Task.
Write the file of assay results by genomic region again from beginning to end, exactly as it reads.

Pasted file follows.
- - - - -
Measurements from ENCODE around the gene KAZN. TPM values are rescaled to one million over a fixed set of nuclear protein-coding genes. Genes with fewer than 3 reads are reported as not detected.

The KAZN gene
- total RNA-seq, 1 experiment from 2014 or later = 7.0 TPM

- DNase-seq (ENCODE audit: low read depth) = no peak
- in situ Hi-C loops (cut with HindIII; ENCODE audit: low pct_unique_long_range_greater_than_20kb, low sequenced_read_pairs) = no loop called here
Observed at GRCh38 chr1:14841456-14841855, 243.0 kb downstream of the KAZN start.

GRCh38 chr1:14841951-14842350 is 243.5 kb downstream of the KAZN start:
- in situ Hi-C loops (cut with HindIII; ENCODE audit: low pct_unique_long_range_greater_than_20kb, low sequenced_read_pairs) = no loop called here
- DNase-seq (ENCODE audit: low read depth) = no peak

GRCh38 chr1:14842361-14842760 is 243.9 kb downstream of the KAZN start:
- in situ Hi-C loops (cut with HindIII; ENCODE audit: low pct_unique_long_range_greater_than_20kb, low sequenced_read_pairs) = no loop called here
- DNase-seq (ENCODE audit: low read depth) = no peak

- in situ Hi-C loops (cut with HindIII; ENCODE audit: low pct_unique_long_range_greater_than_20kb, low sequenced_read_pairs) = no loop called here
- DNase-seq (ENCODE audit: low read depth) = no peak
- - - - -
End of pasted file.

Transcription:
Measurements from ENCODE around the gene KAZN. TPM values are rescaled to one million over a fixed set of nuclear protein-coding genes. Genes with fewer than 3 reads are reported as not detected.

The KAZN gene
- total RNA-seq, 1 experiment from 2014 or later = 7.0 TPM

- DNase-seq (ENCODE audit: low read depth) = no peak
- in situ Hi-C loops (cut with HindIII; ENCODE audit: low pct_unique_long_range_greater_than_20kb, low sequenced_read_pairs) = no loop called here
Observed at GRCh38 chr1:14841456-14841855, 243.0 kb downstream of the KAZN start.

GRCh38 chr1:14841951-14842350 is 243.5 kb downstream of the KAZN start:
- in situ Hi-C loops (cut with HindIII; ENCODE audit: low pct_unique_long_range_greater_than_20kb, low sequenced_read_pairs) = no loop called here
- DNase-seq (ENCODE audit: low read depth) = no peak

GRCh38 chr1:14842361-14842760 is 243.9 kb downstream of the KAZN start:
- in situ Hi-C loops (cut with HindIII; ENCODE audit: low pct_unique_long_range_greater_than_20kb, low sequenced_read_pairs) = no loop called here
- DNase-seq (ENCODE audit: low read depth) = no peak

- in situ Hi-C loops (cut with HindIII; ENCODE audit: low pct_unique_long_range_greater_than_20kb, low sequenced_read_pairs) = no loop called here
- DNase-seq (ENCODE audit: low read depth) = no peak